Also an ecological opportunity (nd current)

In the future there could be cooperation rather than competition between the northern German ports.

Foto: imago images/Rupert Oberhäuser

“Together they can do it,” was the headline of “Die Zeit” recently. The ports in Hamburg, Bremerhaven and Wilhelmshaven could significantly increase their container throughput and capacity utilization with a cooperation. This is the conclusion reached by a report by the management consultancy Roland Berger for the logistics group HHLA.

According to this, the three ports handled a total of 13.7 million standard containers (TEU) in 2020 – had they done this together, the throughput would have increased to up to 15 million containers. This would mean that the North German association would have loaded and unloaded about as much goods as Europe’s busiest port, Rotterdam. The Central Association of German Seaport Companies (ZDS) confirmed talks between the companies at its annual press conference in Hamburg on Wednesday. There are good reasons for such strategy games.

The large shipping companies and logistics groups are looking for reliable handling capacities for their ever larger giant freighters. To this end, some shipping companies are participating in terminals in the ports. As a result of the corona crisis, there was an incredible increase in freight rates. Hapag-Lloyd increased its profit tenfold. While the ports are only feeling a “slight recovery” according to ZDS, their customers are swimming in money, so to speak, which increases the pressure on port operators. For years they have been complaining about a “crooked market order”.

The most important shipping areas worldwide, the Far East and the Atlantic, are almost completely dominated by only three alliances of shipping companies. A so-called block exemption regulation by the European Commission in Brussels allows these monopoly-like consortia.

This is also felt by the traditional HHLA on the Elbe, although it accounts for two thirds of the port throughput in Germany’s largest seaport. The port benefits from its geostrategically favorable location. Hamburger Hafen und Logistik AG, HHLA for short, founded in 1885, has been looking into cooperation between the eight container terminals in Hamburg, Bremerhaven and Wilhelmshaven for months.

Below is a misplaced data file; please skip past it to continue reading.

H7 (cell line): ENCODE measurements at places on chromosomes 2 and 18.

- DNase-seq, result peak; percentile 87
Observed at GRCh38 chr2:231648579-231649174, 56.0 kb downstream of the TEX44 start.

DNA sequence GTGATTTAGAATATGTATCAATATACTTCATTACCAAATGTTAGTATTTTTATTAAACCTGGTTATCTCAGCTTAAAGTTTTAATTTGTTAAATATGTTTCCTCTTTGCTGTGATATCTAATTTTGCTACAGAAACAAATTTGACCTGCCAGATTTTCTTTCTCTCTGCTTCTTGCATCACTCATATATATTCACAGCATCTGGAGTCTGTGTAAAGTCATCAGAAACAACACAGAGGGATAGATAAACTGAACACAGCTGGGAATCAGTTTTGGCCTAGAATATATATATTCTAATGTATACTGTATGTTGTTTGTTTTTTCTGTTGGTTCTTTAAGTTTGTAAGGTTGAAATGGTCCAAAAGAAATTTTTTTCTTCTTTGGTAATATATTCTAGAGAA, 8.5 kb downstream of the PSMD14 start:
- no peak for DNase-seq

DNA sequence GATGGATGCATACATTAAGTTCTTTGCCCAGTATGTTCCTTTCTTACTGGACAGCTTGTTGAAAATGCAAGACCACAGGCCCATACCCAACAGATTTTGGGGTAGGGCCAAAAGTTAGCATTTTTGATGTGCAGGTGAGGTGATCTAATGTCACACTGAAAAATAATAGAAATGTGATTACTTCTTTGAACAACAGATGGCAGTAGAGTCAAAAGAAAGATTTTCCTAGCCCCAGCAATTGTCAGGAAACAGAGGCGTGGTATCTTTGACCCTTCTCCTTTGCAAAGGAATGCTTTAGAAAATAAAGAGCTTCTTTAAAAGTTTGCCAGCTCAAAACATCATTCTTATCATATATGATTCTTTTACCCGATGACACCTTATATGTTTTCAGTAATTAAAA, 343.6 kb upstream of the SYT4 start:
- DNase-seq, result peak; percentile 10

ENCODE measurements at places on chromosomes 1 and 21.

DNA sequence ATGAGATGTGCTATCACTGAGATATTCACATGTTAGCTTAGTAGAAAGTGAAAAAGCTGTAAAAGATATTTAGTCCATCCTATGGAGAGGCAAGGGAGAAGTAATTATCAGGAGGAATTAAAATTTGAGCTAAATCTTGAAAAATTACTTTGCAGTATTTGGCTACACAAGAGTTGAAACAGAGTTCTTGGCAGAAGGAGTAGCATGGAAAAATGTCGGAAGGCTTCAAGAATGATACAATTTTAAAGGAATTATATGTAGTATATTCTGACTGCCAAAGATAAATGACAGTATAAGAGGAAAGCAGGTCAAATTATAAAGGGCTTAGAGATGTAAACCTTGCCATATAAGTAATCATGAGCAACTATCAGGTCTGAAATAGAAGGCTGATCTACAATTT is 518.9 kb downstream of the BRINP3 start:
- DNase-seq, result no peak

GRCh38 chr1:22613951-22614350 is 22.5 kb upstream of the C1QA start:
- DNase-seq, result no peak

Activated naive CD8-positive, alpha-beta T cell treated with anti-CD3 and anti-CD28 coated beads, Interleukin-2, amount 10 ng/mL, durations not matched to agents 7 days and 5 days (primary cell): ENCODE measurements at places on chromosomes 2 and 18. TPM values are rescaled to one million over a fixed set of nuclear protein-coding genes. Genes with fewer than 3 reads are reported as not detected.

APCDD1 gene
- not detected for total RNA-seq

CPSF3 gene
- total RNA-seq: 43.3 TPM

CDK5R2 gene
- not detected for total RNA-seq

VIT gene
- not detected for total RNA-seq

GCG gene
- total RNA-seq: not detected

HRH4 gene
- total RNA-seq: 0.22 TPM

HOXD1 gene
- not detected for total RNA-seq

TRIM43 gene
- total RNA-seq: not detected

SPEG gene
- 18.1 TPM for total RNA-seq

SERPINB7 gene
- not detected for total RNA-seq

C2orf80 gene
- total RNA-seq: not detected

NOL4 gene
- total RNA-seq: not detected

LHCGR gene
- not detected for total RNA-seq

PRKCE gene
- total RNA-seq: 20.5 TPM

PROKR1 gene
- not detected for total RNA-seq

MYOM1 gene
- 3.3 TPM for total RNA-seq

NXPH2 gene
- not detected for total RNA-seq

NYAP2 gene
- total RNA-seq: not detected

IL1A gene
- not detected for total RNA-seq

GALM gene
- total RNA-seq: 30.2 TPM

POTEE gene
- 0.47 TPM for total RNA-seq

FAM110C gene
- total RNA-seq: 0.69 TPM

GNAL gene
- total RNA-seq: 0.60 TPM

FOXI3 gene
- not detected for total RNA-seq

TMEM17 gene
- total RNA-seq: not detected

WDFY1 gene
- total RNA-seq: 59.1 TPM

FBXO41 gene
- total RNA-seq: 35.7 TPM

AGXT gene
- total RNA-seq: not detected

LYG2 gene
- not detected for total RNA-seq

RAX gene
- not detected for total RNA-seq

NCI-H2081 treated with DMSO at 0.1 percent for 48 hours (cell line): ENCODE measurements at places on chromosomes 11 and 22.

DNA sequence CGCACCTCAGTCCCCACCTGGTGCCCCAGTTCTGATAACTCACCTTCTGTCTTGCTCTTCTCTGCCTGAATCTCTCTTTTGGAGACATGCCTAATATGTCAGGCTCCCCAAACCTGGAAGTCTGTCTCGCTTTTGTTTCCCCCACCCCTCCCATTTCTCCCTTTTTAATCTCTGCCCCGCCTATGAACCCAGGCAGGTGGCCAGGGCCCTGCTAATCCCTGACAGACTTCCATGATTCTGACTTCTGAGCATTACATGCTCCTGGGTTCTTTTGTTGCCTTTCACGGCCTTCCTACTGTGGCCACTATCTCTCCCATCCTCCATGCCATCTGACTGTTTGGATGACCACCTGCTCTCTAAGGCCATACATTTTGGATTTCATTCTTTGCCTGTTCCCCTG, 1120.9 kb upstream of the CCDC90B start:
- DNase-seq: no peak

In essence, it is about a collaboration or merger with Eurogate. The Bremen-based logistics group operates container terminals in all three ports and, for its part, uses a study by the Institute for Shipping Economics and Logistics (ISL) in its strategy discussions. According to reports, this also indicates risks. It is unlikely that so-called synergies can be mobilized, especially for Hamburg. In any case, centralization could paralyze the ports. And in any case, it is not the ports, as some politicians believe, that decide how cargo is managed, but shipowner alliances and logistics groups such as Kühne or DHL.

The world markets are not changing to the advantage of the German seaports, warns Norbert Brackmann (CDU), still acting maritime coordinator of the federal government. “From the point of view of the Federal Government, closer cooperation between the ports is desirable,” Brackmann recently said. But it is not the federal government and it is not the two company boards that decide (alone) about the future of the German Bight – including the three seaports of Hamburg, Bremerhaven and Wilhelmshaven. The cities mentioned have significant stakes in both HHLA and Eurogate. The works councils also have strong power that extends to the board members. And shares of both groups are traded on the stock exchanges. So there is also pressure from private shareholders looking to the return on their investments.

The Bremen economist Rudolf Hickel sees the avoidance of price competition at the center of the talks. Cooperation instead of competition offers further opportunities: “The greatest gain would be the contribution of economically rational, ecologically-oriented container handling in the fight against the climate catastrophe.” However, the alliance should not be used to reduce the currently applicable tariff fees. That is also what concerns Verdi. “Every cooperation costs jobs,” Verdi traffic expert Lars Stubbe has learned in the past.

ZDS President and Eurogate Supervisory Board Frank Dreeke did not want to comment on the status of the cooperation talks. Confidentiality is agreed. In principle, however, the association advocates closer cooperation on the North Sea in order to stand up to the European competition. ZDS Vice President Jens Scharner also promises to benefit from this. The head of Rostock Port is fundamentally convinced that the ports would have to »adapt in their competitiveness«. Much of the shipping traffic in the Baltic Sea depends on successful North Sea ports.

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